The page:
The Fleet (Fleet, Book One)

Monday, February 24, 2014


The Fleet (Fleet, Book One)
Edited by David Drake and Bill Fawcett, 1988

Premise: Anthology series in which authors (many well-known) write stories in a shared universe. The human-allied worlds are at war with the Khalia. We can’t understand each other, we don’t know for sure how it started, but The Fleet is the last line of defense against invasion and subjugation.

Ever since I randomly read the second one in this series in 2007, I’ve kept an eye out for the rest of the series. They’re anthologies, the quality is mixed, but there’s enough little gems here to keep me checking the dollar rack.

This first volume includes eleven stories very loosely strung together by a frame story about a news (propaganda) producer looking for a good story to boost morale.

The stories range widely, including a semi-hypothetical account of how the war started, a comedic piece about a quartermaster put in charge of a third-tier base who has to figure out how to convince a newly encountered species to ally with humans, and a piece about a young empath who joins the Fleet to discover an unusual use for her powers.

One of my least favorite pieces was by Gary Gygax, a wild-west-ish piece about a planet that had no use for the Alliance and the Fleet. It was just a little too simple and had a bit too much ‘yeah-American-exceptionalism-individualism’ about it.

Some I quite liked include a melancholic piece by Margaret Weis about walking away from war; Anne McCaffery’s contribution about a information mission run by a ship and an operative; David Drake’s final piece about the horrors of ground combat and the things you hope you never see; and Poul Anderson had a piece with great use of flashback about a group of people who had been physically altered for work on an alien world.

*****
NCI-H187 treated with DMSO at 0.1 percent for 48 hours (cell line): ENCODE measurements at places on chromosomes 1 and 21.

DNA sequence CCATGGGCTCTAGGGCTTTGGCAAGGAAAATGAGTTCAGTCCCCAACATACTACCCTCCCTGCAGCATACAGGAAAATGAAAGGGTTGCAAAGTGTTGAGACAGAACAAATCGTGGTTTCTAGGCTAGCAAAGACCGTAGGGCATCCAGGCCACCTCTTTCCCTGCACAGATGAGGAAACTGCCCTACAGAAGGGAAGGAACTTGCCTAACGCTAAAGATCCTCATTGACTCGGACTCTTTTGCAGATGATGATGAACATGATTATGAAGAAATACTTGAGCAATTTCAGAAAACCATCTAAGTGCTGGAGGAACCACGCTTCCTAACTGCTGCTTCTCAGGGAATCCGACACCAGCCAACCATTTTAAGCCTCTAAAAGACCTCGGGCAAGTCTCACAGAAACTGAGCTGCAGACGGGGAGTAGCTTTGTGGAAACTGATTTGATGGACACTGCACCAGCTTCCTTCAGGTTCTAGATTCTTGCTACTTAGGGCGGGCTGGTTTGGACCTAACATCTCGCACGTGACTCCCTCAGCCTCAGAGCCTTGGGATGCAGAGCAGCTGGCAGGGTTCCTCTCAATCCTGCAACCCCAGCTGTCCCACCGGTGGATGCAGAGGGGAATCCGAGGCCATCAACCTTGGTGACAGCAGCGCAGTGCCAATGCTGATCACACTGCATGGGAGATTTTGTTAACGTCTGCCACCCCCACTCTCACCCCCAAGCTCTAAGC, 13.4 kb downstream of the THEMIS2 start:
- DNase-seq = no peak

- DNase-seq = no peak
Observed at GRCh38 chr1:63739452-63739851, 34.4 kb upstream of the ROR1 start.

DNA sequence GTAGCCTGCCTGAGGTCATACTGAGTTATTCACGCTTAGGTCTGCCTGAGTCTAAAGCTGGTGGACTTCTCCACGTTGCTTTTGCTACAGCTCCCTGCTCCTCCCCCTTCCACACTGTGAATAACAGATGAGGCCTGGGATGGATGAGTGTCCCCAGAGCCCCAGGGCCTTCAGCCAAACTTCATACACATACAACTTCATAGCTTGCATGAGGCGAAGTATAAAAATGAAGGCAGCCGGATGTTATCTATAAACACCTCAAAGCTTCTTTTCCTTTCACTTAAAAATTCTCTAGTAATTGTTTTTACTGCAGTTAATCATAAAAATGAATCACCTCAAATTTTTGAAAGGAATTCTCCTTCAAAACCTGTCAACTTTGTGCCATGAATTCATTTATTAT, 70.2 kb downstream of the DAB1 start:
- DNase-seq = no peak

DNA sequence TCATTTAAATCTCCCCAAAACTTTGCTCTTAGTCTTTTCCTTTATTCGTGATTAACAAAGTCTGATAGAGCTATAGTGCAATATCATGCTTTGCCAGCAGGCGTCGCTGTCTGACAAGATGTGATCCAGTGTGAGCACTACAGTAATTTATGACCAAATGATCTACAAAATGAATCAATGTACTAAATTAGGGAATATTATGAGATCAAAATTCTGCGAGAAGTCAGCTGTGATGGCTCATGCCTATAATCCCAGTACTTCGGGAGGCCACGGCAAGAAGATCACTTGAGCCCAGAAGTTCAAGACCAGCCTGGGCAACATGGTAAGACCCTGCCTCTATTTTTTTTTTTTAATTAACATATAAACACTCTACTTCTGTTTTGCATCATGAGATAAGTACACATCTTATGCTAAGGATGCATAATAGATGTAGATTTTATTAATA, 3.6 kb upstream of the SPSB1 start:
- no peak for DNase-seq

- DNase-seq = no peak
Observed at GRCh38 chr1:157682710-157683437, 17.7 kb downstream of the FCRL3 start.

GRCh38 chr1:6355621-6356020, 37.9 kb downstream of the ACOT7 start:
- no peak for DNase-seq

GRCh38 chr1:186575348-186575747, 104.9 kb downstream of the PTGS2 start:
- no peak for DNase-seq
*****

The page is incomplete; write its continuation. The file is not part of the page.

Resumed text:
It’s not a brilliant work, but sometimes I just want some space fighting, with some decent little stories. The nice thing about the shortness of these stories is that the best ones are tiny human moments. There’s a larger story going on in the background with the grand sweep of interstellar armies, but we only see one person on one world at a time. I find the series overall to be a fun experiment in shared world-building.

3 Stars - A Good Book

Bones of the Fair

Monday, February 17, 2014


Bones of the Fair
Andrea Höst, 2013

Premise: Sequel to Champion of the Rose, but you don't need to read that one first. Gentian has been 14 long years away from her home in Darest. She returns for an irresistible job and the possibility that the miraculous return of the ruling family will have repercussions for her particular problem. She will stay to investigate a mystery that impinges on the future of her home, and its complicated relationship with the ones who lived there before humans...

Don't expect a direct continuation of the story of Champion of the Rose. While several characters are in both, and this is the continuation of the larger story, Soren - the heroine of CotR - only appears briefly.

Instead, this is Gentian's story, and she is marvelous. Quiet and self-possessed, she is heir to a line of master mages but she specializes is the relatively unflashy business of garden design, informed by her sensitivity to places. Her opposite is the other viewpoint character, Aspen. Aspen is well-meaning and good-hearted, but spends most of the book attempting to sleep with one character or another. Or one character and another.

This might be a good time to mention, if you haven't been to Darest yet, that it is in a fantasy world in which bisexuality is the norm. Just so you know.

We see a lot more of the world beyond the borders of Darest in this volume,and all the countries and cultures are intriguing.

I don't want to say too much more, because the gradual character and plot reveals are so much of the pleasure of this read. As usual, Andrea Höst does a splendid job balancing action, intrigue and romance. Although much of this story was relatively quiet, it is a deep quiet full of plans and emotion, much like the central character. If I have a criticism, it is that there is a large cast of characters introduced quite quickly,and I never felt I had the more minor characters separated in my mind.